Bon Voyage!

Traveling with kids can be stressful during any travel season, but knowing what to expect and being prepared definitely puts you ahead of the game.

Boy on a Plane

No one knows travel like a flight attendant, here's a list of dos and don'ts, compiled from survey results of American Airlines' network to help the entire family make the most of the summer travel

Keep your child calm during the flight by;

  •  Discussing the travel process with your child before the trip.
  • Read books or watch movies about airplanes and airports with your children to familiarize them with the sights and sounds, security procedures and appropriate behavior. Knowing about turbulence and air pressure changes will ensure that your child doesn't become frightened in flight.
  • Introducing your child to crew members before the flight begins. Some airlines allow families to pre-board, giving you extra time to get your family settled and meet the crew members on board.
  • Bringing something familiar. A favorite blanket or stuffed animal will comfort children who are fearful or nervous.

Don't let your child become bored. Keep children engaged by;

  • Bringing activity, coloring or reading books for you and your child to enjoy together. Books about airplanes or travel can help children identify things they will likely see during your trip.
  • Wrapping small, inexpensive gifts to be opened periodically throughout the flight. The novelty of a surprise toy or book will last longer than familiar toys, and when it finally wears off…time to open a new one!
  • Embracing technology. DVD players and portable video games will keep children occupied for hours. Don't forget the headsets!
  • Getting creative! American Airlines flight attendants have witnessed some great families at work — learning origami together, having a picnic and doing each other's hair and makeup.

Do keep your child safe and healthy by;

  • Bringing an approved car seat for younger children and keeping them in their seat and buckled at all times.
  • Leaving your child's socks and shoes on during the flight.
  • Packing any medications your child may need in your carry-on, including pain relievers and decongestants to assist with depressurizing sinuses during take-off and descent.
  • Seating children in window or middle seats when possible. Aisle traffic is disruptive to children and flight crew may not be able to see over food and beverage carts.

Don't forget the basics. Make sure your family is prepared by;

  •  Packing sanitary wipes, a change of clothes (for kids and adults) and a blanket or sweater in your carry-on.
  • Bringing a small selection of your child's favorite food and drinks on board. Children can get cranky when they're hungry or dehydrated, and flight crews have a limited selection or refreshments on board.
  • Traveling at the best time of day for you. Correspond flights with nap times if possible. Otherwise, early morning or late night flights tend to be quieter, less crowded and less disruptive to children's schedules.

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Comments on "Just plane fun: Keep your kids calm & busy on flights"

momtothree September 12, 2013 | 6:28 AM

Dear CC! You must not have kids, that's all I can say. I wish you have a "well" behave child on your own one day, then we will see how you dare come here and write things like this. your comment made me laugh hard!

KT January 14, 2013 | 8:33 AM

Dearest CC, All I can say is you disgust me! How dare you. What if the child gets sick on the flight? This does happen with all the germs that are on a plane...regularly. If a child is out of sorts NO PARENT can control the behaviour of their child. Quite often well behaved children behave badly on flights for various different reasons.... Such as: they have been flying for many hours to visit their grandparents and they are tired and cranky, or they are only a toddler and they are going through their terrible twos. In the GOOD OLD DAYS when children were taught to be seen and not heard...they didn't fly, they didn't go out for dinner so the tantrums were contained at home and all parents denied bad behaviour. So get your head out of your arse and feel sorry for the parents who are trying to keep their children quiet on the flight. Show them some respect. Trust me they are hating it more than you. This site was to help parents not to abuse them.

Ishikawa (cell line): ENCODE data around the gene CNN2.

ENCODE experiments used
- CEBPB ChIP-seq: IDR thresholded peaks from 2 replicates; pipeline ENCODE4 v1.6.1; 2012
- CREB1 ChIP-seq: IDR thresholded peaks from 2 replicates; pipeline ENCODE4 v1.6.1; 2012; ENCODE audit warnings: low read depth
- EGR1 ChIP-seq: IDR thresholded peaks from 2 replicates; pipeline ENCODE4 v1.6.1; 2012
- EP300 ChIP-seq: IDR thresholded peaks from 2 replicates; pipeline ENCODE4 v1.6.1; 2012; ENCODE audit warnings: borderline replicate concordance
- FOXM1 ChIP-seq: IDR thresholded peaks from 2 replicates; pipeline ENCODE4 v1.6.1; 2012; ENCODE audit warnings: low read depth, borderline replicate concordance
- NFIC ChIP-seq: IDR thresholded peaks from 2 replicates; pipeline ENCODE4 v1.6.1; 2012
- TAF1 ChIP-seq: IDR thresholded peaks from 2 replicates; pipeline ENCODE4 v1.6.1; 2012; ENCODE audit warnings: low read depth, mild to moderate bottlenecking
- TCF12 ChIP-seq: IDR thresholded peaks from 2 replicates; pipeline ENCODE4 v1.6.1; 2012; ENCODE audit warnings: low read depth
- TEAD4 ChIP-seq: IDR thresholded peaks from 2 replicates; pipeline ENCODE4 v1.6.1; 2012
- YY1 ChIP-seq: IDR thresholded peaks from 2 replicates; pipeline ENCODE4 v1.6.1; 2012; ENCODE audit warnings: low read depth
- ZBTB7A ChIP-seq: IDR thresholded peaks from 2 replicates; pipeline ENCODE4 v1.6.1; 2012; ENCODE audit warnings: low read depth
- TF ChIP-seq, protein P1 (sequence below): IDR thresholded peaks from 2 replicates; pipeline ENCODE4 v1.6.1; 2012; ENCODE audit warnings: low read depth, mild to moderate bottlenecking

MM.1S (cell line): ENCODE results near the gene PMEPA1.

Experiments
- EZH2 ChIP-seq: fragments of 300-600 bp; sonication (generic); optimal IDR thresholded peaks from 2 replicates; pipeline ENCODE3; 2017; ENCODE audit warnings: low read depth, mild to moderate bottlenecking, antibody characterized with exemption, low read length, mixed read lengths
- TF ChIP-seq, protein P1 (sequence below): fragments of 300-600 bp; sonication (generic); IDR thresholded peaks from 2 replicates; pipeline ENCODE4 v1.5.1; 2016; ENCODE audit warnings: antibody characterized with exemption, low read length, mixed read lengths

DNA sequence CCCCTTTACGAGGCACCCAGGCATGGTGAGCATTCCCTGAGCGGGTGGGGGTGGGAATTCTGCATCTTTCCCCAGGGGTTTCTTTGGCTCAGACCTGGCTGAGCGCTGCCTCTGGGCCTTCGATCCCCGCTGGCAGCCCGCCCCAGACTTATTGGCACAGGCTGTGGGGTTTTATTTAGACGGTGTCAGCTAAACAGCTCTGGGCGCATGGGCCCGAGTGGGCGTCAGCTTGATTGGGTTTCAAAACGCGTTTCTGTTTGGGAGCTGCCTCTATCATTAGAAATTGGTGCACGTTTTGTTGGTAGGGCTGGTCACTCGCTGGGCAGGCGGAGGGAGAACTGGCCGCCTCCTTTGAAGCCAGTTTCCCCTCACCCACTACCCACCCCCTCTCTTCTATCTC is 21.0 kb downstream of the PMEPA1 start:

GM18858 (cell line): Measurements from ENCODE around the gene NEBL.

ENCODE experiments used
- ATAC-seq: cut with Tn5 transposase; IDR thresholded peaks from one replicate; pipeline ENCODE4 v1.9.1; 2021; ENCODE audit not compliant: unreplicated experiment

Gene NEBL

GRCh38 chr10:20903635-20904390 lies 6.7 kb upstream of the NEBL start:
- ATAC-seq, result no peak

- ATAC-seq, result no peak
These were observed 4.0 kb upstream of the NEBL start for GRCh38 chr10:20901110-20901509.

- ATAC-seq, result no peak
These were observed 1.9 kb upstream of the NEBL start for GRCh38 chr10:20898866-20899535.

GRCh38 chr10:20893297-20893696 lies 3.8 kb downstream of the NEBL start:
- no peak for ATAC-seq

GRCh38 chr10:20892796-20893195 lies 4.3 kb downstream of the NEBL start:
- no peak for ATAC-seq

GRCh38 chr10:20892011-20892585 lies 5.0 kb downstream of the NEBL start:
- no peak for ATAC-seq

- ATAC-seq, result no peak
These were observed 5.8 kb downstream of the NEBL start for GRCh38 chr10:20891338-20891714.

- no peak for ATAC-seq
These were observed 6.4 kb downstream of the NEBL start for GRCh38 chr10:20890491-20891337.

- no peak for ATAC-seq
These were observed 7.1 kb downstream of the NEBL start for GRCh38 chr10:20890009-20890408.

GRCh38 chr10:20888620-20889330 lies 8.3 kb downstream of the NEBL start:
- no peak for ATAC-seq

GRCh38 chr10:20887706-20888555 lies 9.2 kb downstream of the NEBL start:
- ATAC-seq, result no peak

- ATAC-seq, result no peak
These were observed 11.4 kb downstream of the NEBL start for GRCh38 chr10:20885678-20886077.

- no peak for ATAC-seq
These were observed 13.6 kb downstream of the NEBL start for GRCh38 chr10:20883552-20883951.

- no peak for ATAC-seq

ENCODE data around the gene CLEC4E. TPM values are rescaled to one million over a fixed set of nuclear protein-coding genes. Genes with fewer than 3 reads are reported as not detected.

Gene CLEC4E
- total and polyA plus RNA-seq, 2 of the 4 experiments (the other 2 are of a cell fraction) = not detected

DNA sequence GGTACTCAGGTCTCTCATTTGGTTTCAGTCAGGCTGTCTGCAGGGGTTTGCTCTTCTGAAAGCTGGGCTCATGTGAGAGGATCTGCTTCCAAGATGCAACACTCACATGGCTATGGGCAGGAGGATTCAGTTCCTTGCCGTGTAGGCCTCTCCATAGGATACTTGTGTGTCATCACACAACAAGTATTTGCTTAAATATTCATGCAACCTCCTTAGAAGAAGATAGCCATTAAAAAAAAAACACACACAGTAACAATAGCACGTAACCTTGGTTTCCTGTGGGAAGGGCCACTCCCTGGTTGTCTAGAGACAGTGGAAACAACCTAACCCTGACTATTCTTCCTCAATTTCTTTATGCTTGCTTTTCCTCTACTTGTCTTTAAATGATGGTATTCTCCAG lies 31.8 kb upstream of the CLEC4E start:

Silva September 12, 2012 | 8:21 AM

I'm traveling to Florida next month w my two little bambinos and I was a little nervous since my kids are very young. My son is 3 and my doughter is 1. I feel so at ease now after I read all these helpful articles. Thanks soo much for awsome advice!!

CC July 15, 2012 | 2:24 PM

Any reasonable person knows that babies and children will not remain silent on an airplane. The sort of situation that irks most people is when a child is continuously disruptive by crying, yelling, screaming, etc. In this case, the behavior is probably pervasive. Something is wrong with that level of disruption occurs and the parent should be held responsible. I've traveled a lot and only a handful of times have I encountered a situation where I would deem that a child is out of control. In those instances, the family should be removed from the plane just as an out-of-control adult would be removed from an aircraft. Parenting skills are lacking in modern-day America and parents need to realize that so many of these behavior problems are preventable. Airline officials should have the authority to act when they believe the situation is intolerable.

Momslifesavers March 19, 2010 | 11:34 AM

I like this lists a lot. My suggestions include; 1. Book non-stop flights whenever possible. 2. Rent a carseat when you get to your destination. Keep your child on your lap. 3. Skycap your luggage when you arrive at airport. 4. For Mom, wear a backpack to be hands FREE! Enjoy!

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